VI Analyzer and Gitlab Code Quality

In one of my previous post, I wrote about how I managed to integrate Docker and LabVIEW into my Continuous Integration chain.

Some of the readers asked about a little feature in Gitlab that I explored, Code Quality. Let’s discuss about it.

Code Quality Reports

Some weeks ago, digging into the Gitlab help pages (btw, I think I am spending a lot of time there), I found out that we could generate custom code quality reports. Usually, those reports are generate by a tool called “Code Climate”.

This engine runs a static analysis on some programming language source codes, and Gitlab provides docker images and the whole apparatus to perform these tests. But for LabVIEW, it does not work.

But, in other hand, this feature allows you to generate your custom reports from your analysis tool.

Usually these tools are very oriented to text language, so obviously won’t work with LabVIEW. We are constantly paying this graphical tax, as discussed by James McNally in his blog. Of course, that many things in LabVIEW compensate this tax, and every day that goes by, this gap between LabVIEW and other languages is decreasing.

VI Analyzer Static Code Analysis

For static code analysis, we have the incredible VI Analyzer, a highly customizable tool to check style, performance, and many other interesting items for standardizing the code in your organization.

The tool although generates some types of reports (txt, rsl and html) but none are compatible with the format from Gitlab.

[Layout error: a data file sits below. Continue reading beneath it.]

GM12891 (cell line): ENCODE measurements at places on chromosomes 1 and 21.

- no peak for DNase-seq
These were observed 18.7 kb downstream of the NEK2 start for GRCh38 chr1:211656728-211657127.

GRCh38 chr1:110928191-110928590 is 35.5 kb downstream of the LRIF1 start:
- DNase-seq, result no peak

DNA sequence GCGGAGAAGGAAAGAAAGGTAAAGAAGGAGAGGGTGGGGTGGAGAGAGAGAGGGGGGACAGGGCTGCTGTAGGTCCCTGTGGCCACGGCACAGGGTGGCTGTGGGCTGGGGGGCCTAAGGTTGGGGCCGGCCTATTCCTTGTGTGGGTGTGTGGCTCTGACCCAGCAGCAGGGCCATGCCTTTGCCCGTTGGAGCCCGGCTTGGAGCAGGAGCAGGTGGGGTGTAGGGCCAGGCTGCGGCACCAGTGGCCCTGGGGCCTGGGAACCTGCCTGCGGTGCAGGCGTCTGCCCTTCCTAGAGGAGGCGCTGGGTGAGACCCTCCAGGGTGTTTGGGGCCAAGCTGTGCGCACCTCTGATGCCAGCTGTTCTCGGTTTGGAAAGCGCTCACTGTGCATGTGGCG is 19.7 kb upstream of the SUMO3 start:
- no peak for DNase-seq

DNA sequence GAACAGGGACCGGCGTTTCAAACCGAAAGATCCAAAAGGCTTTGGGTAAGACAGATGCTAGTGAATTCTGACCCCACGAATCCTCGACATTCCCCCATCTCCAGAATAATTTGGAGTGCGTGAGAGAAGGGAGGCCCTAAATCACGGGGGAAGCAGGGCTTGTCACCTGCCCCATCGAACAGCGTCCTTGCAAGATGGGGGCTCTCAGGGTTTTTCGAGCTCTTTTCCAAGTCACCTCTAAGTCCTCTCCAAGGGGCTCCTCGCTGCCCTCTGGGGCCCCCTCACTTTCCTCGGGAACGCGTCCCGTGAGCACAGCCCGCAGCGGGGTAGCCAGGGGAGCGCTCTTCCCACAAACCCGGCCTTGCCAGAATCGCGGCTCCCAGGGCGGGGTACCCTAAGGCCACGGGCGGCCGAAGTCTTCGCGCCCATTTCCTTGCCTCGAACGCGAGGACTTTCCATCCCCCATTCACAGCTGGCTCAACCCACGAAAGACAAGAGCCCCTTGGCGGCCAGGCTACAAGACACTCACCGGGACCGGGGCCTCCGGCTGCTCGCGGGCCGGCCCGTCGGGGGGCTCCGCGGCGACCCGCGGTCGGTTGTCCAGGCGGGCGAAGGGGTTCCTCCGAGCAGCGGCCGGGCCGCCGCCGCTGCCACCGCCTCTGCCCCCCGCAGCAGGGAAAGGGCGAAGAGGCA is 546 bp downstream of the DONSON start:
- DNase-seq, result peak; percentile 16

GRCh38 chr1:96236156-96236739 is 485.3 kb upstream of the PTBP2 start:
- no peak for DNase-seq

The Gitlab format, as specified in this Help Page, it is a JSON file with the following fields.

[
  {
    "description": "'unused' is assigned a value but never used.",
    "fingerprint": "7815696ecbf1c96e6894b779456d330e",
    "location": {
      "path": "lib/index.js",
      "lines": {
        "begin": 42
      }
    }
  }
]

So, just convert the output of VI Analyzer Task to this format, right?

Yeah, kinda, this conversion has some very boring points, but to make it easy I am sharing my code to generate this report.

The usage is very simple, you will need the Project Path, Report Path and the results from VI Analyzer. Everything else, you can still use your previous CI Setup.

https://felipekb.files.wordpress.com/2020/09/usage_code_quality.png?w=464

This VI is in a Gitlab Project, soon, I will be uploading other useful Gitlab Tools, so it will grow up.

https://gitlab.com/felipe_public/gitlab-tools-labview

What about the “begin” field

This field is a must-have in this report, it shows the line where the code failed. For LabVIEW users, it just doesn’t make any sense, so I ignored it, and in my reports as it is “0”, there is no line reported in the Gitlab User Interface.

The result will be something like this picture.

https://felipekb.files.wordpress.com/2020/09/captura-de-tela-2020-09-28-as-22.31.12.png?w=1024

The Report is only generated if there are some failures, otherwise it is pointless.

Gitlab Setup

That is the easy part, you must just include these lines in the artifacts section of the VI Analyzer gitlab-ci.yml job.

artifacts:
    reports:
      codequality:
        - Your VI Analyzer JSON Report Path.

Next Steps

If you are angry of failing in some tests in VI Analyzer, there is a discussion here, probably it is a windows’ font issue. Or, you may want to customize to fail only if some high ranking tests fail, or you can set a maximum number of failures. There are rooms for lots of customization, depending on your usage.

Did this help you? Let me know in the comments below.

4 thoughts on “VI Analyzer and Gitlab Code Quality

  1. Hi Felipe,
    Thanks for sharing this. Just two small notes,
    1 – Your GitLab project seems to be private (error 404 when you click on the link)
    2 – Can you provide the code in a less recent LV version? This will help people try it quickly.

    Thank you again for this blog post.

    Olivier

    Like

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